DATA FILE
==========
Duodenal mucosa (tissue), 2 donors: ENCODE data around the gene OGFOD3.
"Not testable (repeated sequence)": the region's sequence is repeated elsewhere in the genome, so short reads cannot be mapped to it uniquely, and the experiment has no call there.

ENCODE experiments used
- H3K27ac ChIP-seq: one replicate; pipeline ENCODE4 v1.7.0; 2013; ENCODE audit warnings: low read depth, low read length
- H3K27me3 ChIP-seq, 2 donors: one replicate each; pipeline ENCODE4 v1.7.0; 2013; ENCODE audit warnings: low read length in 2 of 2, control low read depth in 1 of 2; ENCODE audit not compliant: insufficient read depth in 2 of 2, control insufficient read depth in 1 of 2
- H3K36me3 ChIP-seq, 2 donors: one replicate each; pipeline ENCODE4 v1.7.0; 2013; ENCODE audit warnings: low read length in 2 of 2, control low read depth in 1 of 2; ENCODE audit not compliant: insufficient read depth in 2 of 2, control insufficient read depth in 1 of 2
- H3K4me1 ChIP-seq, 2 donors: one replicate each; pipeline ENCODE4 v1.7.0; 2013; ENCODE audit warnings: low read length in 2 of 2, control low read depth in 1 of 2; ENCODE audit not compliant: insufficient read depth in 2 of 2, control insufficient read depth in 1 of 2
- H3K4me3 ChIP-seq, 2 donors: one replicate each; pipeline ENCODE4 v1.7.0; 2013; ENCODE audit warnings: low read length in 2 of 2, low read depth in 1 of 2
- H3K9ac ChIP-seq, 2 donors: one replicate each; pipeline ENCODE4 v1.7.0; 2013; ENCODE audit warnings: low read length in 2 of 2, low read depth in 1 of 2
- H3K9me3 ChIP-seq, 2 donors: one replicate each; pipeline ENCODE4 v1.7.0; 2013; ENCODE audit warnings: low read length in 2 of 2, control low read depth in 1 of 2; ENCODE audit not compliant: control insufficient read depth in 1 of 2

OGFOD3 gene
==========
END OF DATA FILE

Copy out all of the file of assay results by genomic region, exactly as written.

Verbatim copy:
Duodenal mucosa (tissue), 2 donors: ENCODE data around the gene OGFOD3.
"Not testable (repeated sequence)": the region's sequence is repeated elsewhere in the genome, so short reads cannot be mapped to it uniquely, and the experiment has no call there.

ENCODE experiments used
- H3K27ac ChIP-seq: one replicate; pipeline ENCODE4 v1.7.0; 2013; ENCODE audit warnings: low read depth, low read length
- H3K27me3 ChIP-seq, 2 donors: one replicate each; pipeline ENCODE4 v1.7.0; 2013; ENCODE audit warnings: low read length in 2 of 2, control low read depth in 1 of 2; ENCODE audit not compliant: insufficient read depth in 2 of 2, control insufficient read depth in 1 of 2
- H3K36me3 ChIP-seq, 2 donors: one replicate each; pipeline ENCODE4 v1.7.0; 2013; ENCODE audit warnings: low read length in 2 of 2, control low read depth in 1 of 2; ENCODE audit not compliant: insufficient read depth in 2 of 2, control insufficient read depth in 1 of 2
- H3K4me1 ChIP-seq, 2 donors: one replicate each; pipeline ENCODE4 v1.7.0; 2013; ENCODE audit warnings: low read length in 2 of 2, control low read depth in 1 of 2; ENCODE audit not compliant: insufficient read depth in 2 of 2, control insufficient read depth in 1 of 2
- H3K4me3 ChIP-seq, 2 donors: one replicate each; pipeline ENCODE4 v1.7.0; 2013; ENCODE audit warnings: low read length in 2 of 2, low read depth in 1 of 2
- H3K9ac ChIP-seq, 2 donors: one replicate each; pipeline ENCODE4 v1.7.0; 2013; ENCODE audit warnings: low read length in 2 of 2, low read depth in 1 of 2
- H3K9me3 ChIP-seq, 2 donors: one replicate each; pipeline ENCODE4 v1.7.0; 2013; ENCODE audit warnings: low read length in 2 of 2, control low read depth in 1 of 2; ENCODE audit not compliant: control insufficient read depth in 1 of 2

OGFOD3 gene